What is an aromatic hydrocarbon?
An aromatic hydrocarbon is a cyclic hydrocarbon with alternating double and single bonds and (4n + 2) π electrons.
The most common example is benzene (n = 1).
Aromatic hydrocarbons are much more stable than their noncyclic counterparts are.
The carbon-carbon bonds in aromatic hydrocarbons are equivalent. They are not alternating double and single bonds with different lengths. They are all the same length and equivalent to each other.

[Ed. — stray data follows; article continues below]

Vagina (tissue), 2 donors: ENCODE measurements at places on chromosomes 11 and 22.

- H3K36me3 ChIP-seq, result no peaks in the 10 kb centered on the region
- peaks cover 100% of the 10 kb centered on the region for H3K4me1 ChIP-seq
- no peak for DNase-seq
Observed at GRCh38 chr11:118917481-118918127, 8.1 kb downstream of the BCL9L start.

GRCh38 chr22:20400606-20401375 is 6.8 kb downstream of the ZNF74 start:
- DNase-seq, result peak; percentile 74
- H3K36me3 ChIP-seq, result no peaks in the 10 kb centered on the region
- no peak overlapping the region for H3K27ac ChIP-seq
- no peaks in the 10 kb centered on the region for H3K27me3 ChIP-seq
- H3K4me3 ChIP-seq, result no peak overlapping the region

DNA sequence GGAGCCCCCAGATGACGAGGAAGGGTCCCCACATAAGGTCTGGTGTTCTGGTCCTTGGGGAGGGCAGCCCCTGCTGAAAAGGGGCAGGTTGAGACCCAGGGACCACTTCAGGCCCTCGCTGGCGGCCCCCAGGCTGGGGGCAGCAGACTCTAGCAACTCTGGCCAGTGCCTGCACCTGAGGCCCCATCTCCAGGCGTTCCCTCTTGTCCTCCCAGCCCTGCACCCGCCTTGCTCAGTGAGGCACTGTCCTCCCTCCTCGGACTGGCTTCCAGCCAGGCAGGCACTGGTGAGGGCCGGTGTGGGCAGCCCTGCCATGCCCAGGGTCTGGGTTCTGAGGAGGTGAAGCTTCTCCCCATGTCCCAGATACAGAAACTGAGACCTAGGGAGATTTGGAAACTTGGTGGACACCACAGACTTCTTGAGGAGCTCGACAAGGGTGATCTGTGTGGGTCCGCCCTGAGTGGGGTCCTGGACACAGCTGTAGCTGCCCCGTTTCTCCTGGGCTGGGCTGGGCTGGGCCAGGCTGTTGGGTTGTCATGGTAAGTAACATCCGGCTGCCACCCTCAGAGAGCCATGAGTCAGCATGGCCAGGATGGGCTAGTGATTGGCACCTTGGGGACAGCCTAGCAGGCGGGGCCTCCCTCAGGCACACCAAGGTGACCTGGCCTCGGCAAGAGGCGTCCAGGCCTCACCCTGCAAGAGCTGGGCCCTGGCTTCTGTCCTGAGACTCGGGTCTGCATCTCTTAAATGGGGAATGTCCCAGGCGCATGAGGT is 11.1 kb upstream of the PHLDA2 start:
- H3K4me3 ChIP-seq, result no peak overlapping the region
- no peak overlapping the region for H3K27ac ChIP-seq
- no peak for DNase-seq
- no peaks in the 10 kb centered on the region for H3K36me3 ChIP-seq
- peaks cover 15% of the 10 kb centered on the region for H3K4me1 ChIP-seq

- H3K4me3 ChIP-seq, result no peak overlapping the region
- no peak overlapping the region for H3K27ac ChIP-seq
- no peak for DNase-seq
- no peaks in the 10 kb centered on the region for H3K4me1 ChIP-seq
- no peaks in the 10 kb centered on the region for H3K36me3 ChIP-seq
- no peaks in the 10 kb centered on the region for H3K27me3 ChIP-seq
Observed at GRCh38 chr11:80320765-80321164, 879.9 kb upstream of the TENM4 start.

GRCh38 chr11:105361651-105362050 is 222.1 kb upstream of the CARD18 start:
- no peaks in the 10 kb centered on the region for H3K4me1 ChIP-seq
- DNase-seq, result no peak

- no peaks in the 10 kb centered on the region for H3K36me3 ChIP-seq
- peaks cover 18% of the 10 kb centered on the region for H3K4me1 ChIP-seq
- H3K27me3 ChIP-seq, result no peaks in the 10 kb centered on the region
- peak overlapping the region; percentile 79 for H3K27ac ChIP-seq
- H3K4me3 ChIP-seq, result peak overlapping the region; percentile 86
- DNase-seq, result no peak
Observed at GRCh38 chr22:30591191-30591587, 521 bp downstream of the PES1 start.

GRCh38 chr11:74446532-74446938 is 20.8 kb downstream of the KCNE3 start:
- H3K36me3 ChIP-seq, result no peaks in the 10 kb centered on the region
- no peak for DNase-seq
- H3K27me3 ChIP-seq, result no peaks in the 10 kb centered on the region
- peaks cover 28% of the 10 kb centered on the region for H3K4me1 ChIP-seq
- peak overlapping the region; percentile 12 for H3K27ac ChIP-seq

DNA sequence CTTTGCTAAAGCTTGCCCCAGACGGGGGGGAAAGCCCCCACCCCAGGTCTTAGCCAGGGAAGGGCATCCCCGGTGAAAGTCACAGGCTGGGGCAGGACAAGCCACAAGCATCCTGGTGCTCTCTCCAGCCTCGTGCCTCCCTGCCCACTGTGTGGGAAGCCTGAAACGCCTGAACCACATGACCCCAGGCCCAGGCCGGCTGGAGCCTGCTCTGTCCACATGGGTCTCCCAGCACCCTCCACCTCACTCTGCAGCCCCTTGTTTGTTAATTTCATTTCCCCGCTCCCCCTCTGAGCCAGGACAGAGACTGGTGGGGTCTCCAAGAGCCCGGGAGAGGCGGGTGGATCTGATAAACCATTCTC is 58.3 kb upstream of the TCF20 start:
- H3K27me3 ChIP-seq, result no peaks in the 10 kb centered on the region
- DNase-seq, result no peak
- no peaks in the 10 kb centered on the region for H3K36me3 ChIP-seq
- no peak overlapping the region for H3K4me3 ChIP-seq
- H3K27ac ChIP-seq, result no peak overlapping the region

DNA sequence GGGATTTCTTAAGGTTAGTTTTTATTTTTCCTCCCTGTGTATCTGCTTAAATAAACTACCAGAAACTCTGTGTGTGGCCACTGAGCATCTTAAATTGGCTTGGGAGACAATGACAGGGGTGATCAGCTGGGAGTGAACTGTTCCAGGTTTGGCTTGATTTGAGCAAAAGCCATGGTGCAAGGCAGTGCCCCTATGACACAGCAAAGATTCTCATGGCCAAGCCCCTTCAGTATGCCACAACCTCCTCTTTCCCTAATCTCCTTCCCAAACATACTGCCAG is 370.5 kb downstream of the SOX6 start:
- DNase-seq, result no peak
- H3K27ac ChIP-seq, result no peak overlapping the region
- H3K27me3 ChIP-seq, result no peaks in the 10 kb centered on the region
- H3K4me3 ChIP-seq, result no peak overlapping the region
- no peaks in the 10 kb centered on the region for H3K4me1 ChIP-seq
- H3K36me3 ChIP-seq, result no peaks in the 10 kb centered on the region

To show this symmetry, the formulas of aromatic hydrocarbons often use a circle to represent the π electrons.
The structures below are all representations of benzene.
Other aromatic hydrocarbons are naphthalene (10 π electrons; n = 2) and anthracene (14 π electrons; n = 3).
Most of the aromatic compounds you will encounter contain six-membered rings.